For years I have been teaching Earth wisdom skills, and this is a fairly easy sell. “Come to a workshop and learn traditional skills that will bring you closer to the Earth”. But the deeper gift that apprentices and workshop participants have received from their time here is not the skills, but the feeling of how beautiful life can be when we are connected with the Wild spirit of the Earth. This is more important then any skills because intuitively we all know that this wild Spirit is that from which we all came and to which we will all return, that from which all traditional skills come and that which walks with us, however distantly, through our lives. When we feel the presence of that Spirit we know that She is the only real thing and that the rest of our “life” is just the casings we will leave behind.
Even though this truth is at the core of what The Sacred Gardener has to offer, it is seldom spoken about. This is not just because of the wild Spirits ephemeral nature but because this is a much harder sell and monumental thing to teach. While teaching or learning the outer form of traditional skill’s is fairly strait-forward; demonstration, understanding and practice. To bring the deeper teachings to bare and to practice these traditional skills in an sacred (ecologically/spiritually integrated) way is truly a challenging one. This is because it requires that those who are learning shift something deep in their consciousness. And this shifting is not just a matter of will, intellect or physical skill but is a matter of Spirit over which we have little control. I do my best to guide people to think about and perceive the Wild world in a way that will allow their spirits to move out from their core. By helping people understand history and how we got this way I can help peel away our cultural prejudices. And by explaining and showing folks that there are other Earth centric ways of doing and seeing things, I can lay out a path for them to step forward into another reality. But understandings and perceptions is not something we can change overnight. It takes time and practice, years to undo the knots we’ve tied to hold fast to the culture that we’re from.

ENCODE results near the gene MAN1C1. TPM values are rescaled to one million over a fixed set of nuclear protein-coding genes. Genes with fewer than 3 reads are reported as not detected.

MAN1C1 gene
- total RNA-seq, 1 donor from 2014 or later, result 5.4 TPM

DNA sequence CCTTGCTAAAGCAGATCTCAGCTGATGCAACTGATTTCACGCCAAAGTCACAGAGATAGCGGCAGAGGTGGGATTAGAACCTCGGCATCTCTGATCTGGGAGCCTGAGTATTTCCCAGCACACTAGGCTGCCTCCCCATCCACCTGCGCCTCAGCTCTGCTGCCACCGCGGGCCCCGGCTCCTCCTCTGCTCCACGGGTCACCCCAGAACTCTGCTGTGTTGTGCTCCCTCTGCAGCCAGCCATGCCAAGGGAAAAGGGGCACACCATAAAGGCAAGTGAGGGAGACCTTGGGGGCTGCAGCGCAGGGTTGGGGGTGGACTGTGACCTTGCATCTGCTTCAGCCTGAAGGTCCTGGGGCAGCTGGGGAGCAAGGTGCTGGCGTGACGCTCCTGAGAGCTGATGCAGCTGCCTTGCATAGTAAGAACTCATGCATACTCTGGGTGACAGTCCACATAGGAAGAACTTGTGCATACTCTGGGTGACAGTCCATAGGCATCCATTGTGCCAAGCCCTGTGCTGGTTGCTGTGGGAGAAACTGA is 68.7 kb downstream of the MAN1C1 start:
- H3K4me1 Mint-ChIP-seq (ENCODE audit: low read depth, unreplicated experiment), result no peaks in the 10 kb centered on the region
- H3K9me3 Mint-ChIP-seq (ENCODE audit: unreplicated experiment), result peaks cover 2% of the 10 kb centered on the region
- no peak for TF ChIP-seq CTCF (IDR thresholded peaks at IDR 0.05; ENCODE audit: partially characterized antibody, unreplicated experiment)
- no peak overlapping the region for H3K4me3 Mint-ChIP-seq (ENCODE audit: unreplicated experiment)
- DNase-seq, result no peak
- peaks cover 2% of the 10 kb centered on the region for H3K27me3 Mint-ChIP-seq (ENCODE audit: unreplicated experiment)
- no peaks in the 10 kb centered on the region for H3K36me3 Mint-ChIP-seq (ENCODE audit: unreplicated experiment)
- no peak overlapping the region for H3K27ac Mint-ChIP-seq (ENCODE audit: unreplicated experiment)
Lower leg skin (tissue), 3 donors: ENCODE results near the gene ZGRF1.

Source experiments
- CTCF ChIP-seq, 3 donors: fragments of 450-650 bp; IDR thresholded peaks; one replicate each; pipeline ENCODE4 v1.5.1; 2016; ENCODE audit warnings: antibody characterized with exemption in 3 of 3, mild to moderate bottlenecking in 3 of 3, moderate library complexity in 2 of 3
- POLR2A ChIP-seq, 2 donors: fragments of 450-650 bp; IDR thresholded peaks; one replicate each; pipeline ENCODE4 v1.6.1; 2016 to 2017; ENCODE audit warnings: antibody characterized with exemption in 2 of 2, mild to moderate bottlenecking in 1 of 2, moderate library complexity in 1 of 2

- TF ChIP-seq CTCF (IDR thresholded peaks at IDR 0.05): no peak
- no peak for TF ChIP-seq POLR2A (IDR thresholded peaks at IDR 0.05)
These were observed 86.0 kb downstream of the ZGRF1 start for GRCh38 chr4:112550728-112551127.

While this task of undoing may seem impossible at times, I still feel after thirty some years of teaching that it’s the most important step in coming back to the Earth. That to learn to see and interact with the spirit of the land is for me the only thing worth living for, and the only thing that will save our souls and the generations to come from the ecological/spiritual genocide. And that there is nothing more rewarding than to help someone discover or remember who they really are.